“My guess would be that it may be very lonely taking care of a patient and not knowing the right person to call with a question or concern,” Dr. O’Malley says. “You may have a much stronger sense of teamwork with those physicians by just knowing who you’re working with.”
Being able to readily match a physician’s name with a face may also lead to more informal communication.
“Sometimes you may not want to bother someone with a phone call,” says Dr. O’Malley, “but if you know who you’re looking for and that physician comes to the floor, that’s another opportunity for a conversation that you might not have otherwise had.”
Plus, providing information that nurses can use if they need you is a “nice gesture to nursing staff” she says, that reinforces the fact that you’re available.
Moving to a new format
The sheets need to be updated every month because the interns rotate on the first of the month and the residents switch on the fifth. The information sheets also need to be dated so nurses can be sure the information is up to date.
Dr. O’Malley admits that the study, which was presented as a poster at this year’s Society of Hospital Medicine meeting, had some important limitations. But the additional information, which has now become the standard within the academic hospitalist service, is “something simple that seems to work well,” she says.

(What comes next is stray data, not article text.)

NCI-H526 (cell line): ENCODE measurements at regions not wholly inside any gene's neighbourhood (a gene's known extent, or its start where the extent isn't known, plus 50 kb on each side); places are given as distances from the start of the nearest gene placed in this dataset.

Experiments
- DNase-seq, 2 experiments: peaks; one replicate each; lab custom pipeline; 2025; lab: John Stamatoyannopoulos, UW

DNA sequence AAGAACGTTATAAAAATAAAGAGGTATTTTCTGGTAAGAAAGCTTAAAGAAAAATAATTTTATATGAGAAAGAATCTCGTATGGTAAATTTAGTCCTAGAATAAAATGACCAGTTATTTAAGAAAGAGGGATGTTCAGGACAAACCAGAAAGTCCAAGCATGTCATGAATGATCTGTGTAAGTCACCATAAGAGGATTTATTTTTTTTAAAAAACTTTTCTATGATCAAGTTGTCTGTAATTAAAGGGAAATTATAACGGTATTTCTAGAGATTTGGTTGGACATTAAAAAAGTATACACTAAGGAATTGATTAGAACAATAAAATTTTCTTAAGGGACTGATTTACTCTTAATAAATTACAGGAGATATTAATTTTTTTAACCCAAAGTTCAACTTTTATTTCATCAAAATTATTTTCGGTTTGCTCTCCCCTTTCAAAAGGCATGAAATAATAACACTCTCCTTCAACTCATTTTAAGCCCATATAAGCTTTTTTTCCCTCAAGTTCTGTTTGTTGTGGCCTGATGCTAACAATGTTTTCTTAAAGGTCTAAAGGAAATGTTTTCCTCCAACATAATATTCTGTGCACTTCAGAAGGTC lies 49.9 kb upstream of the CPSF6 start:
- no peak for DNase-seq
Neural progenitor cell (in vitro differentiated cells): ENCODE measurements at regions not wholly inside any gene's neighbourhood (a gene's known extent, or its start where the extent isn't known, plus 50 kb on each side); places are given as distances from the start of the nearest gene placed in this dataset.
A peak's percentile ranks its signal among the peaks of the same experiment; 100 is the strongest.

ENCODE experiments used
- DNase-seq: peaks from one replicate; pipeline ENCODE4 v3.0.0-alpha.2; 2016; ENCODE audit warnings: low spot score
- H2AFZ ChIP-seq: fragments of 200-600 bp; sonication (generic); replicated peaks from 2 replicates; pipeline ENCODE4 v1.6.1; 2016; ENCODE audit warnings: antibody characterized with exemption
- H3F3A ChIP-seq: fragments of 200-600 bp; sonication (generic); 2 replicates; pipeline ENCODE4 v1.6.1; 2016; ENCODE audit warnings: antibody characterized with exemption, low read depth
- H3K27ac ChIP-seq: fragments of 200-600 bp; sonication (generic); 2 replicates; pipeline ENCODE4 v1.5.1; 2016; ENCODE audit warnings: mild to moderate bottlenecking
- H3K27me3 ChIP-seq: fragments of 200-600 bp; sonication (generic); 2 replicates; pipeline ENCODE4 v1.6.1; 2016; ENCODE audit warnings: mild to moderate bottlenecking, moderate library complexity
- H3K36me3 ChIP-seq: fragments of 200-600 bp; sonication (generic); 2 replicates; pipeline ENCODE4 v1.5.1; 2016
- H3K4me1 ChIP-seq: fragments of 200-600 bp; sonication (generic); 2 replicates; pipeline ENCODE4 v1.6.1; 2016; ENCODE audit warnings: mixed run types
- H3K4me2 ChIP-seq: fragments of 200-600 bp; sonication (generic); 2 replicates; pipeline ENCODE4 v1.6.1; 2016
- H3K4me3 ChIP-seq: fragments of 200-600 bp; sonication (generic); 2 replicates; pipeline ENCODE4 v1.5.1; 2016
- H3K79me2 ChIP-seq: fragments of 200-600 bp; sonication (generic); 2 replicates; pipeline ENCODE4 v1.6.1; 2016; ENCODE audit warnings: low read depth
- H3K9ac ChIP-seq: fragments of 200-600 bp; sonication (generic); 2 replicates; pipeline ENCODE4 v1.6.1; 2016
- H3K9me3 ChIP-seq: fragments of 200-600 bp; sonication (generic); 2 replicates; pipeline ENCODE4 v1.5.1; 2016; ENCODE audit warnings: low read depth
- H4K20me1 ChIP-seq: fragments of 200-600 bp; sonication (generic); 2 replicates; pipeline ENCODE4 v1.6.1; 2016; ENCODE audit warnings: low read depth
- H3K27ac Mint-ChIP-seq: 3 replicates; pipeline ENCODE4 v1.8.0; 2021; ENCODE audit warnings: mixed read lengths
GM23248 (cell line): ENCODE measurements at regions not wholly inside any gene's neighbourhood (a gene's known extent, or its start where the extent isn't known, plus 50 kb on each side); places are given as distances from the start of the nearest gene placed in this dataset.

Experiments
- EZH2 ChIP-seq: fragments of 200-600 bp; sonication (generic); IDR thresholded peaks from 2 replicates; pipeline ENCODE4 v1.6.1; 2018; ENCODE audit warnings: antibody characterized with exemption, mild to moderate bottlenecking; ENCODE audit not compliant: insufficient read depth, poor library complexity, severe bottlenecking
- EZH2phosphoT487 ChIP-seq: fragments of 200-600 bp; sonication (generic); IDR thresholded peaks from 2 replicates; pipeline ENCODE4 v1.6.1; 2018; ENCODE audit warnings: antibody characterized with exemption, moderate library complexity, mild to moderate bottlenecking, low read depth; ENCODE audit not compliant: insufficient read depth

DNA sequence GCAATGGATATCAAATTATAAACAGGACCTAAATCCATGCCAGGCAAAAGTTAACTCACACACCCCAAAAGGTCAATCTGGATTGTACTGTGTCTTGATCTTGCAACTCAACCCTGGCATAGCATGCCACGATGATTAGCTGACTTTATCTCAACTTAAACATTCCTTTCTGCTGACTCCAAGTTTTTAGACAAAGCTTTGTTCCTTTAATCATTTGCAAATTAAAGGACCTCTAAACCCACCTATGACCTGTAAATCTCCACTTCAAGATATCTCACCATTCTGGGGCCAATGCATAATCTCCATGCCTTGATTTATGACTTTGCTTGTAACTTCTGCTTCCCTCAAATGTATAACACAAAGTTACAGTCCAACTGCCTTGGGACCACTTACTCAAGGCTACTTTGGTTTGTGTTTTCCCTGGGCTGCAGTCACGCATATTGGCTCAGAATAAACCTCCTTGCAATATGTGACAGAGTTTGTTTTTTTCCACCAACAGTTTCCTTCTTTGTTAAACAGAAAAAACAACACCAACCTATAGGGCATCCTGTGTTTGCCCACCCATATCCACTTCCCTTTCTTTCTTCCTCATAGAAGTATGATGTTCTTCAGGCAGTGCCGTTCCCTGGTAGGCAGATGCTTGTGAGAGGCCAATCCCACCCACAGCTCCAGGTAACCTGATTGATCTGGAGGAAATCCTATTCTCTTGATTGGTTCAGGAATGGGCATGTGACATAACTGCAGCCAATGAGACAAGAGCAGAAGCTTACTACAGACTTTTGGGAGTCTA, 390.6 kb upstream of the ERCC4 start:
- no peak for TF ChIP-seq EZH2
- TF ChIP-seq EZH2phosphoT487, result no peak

That appreciation was reinforced last month when Banner Good Samaritan switched to computer physician- order entry from paper orders. Nurses immediately complained that the paper information forms with the photos and signatures were no longer available to them.
“That interest implies that the process is worth recreating in a new format,” says Dr. O’Malley, who adds that both nurses and physicians are exploring ways to add physician photos to the electronic record. And while CPOE will make some components of the information form unnecessary, it does introduce new challenges.
“When we enter orders in remotely,” she says, “that further minimizes the time that physicians and nurses spend communicating directly.”
Phyllis Maguire is Executive Editor of Today’s Hospitalist.